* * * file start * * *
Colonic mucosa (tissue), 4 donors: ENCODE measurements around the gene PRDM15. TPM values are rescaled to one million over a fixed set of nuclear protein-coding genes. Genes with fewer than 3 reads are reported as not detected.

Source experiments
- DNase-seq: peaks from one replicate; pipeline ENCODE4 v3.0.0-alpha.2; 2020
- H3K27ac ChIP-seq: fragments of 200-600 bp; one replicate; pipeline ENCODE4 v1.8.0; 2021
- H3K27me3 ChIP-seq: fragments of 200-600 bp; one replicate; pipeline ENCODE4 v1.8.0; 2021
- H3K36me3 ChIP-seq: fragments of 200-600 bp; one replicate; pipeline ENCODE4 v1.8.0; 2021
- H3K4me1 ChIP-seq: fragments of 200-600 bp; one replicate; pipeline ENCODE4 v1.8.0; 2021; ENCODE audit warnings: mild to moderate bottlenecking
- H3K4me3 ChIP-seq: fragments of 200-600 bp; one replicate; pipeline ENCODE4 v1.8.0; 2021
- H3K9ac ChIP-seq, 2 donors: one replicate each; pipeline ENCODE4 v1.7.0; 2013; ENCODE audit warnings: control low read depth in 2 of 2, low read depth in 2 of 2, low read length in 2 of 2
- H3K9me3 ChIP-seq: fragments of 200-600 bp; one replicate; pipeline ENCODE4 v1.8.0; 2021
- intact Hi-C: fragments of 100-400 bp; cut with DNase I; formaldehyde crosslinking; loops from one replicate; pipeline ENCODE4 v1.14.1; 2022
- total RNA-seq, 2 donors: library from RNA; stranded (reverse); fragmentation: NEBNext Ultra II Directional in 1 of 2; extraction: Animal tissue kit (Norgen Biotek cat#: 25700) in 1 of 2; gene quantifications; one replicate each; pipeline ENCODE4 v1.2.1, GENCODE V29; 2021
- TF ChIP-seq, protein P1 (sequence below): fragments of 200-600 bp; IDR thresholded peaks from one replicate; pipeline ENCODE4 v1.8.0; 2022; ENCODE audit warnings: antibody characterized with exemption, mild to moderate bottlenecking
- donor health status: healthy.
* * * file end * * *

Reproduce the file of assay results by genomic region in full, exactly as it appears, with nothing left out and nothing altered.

Colonic mucosa (tissue), 4 donors: ENCODE measurements around the gene PRDM15. TPM values are rescaled to one million over a fixed set of nuclear protein-coding genes. Genes with fewer than 3 reads are reported as not detected.

Source experiments
- DNase-seq: peaks from one replicate; pipeline ENCODE4 v3.0.0-alpha.2; 2020
- H3K27ac ChIP-seq: fragments of 200-600 bp; one replicate; pipeline ENCODE4 v1.8.0; 2021
- H3K27me3 ChIP-seq: fragments of 200-600 bp; one replicate; pipeline ENCODE4 v1.8.0; 2021
- H3K36me3 ChIP-seq: fragments of 200-600 bp; one replicate; pipeline ENCODE4 v1.8.0; 2021
- H3K4me1 ChIP-seq: fragments of 200-600 bp; one replicate; pipeline ENCODE4 v1.8.0; 2021; ENCODE audit warnings: mild to moderate bottlenecking
- H3K4me3 ChIP-seq: fragments of 200-600 bp; one replicate; pipeline ENCODE4 v1.8.0; 2021
- H3K9ac ChIP-seq, 2 donors: one replicate each; pipeline ENCODE4 v1.7.0; 2013; ENCODE audit warnings: control low read depth in 2 of 2, low read depth in 2 of 2, low read length in 2 of 2
- H3K9me3 ChIP-seq: fragments of 200-600 bp; one replicate; pipeline ENCODE4 v1.8.0; 2021
- intact Hi-C: fragments of 100-400 bp; cut with DNase I; formaldehyde crosslinking; loops from one replicate; pipeline ENCODE4 v1.14.1; 2022
- total RNA-seq, 2 donors: library from RNA; stranded (reverse); fragmentation: NEBNext Ultra II Directional in 1 of 2; extraction: Animal tissue kit (Norgen Biotek cat#: 25700) in 1 of 2; gene quantifications; one replicate each; pipeline ENCODE4 v1.2.1, GENCODE V29; 2021
- TF ChIP-seq, protein P1 (sequence below): fragments of 200-600 bp; IDR thresholded peaks from one replicate; pipeline ENCODE4 v1.8.0; 2022; ENCODE audit warnings: antibody characterized with exemption, mild to moderate bottlenecking
- donor health status: healthy.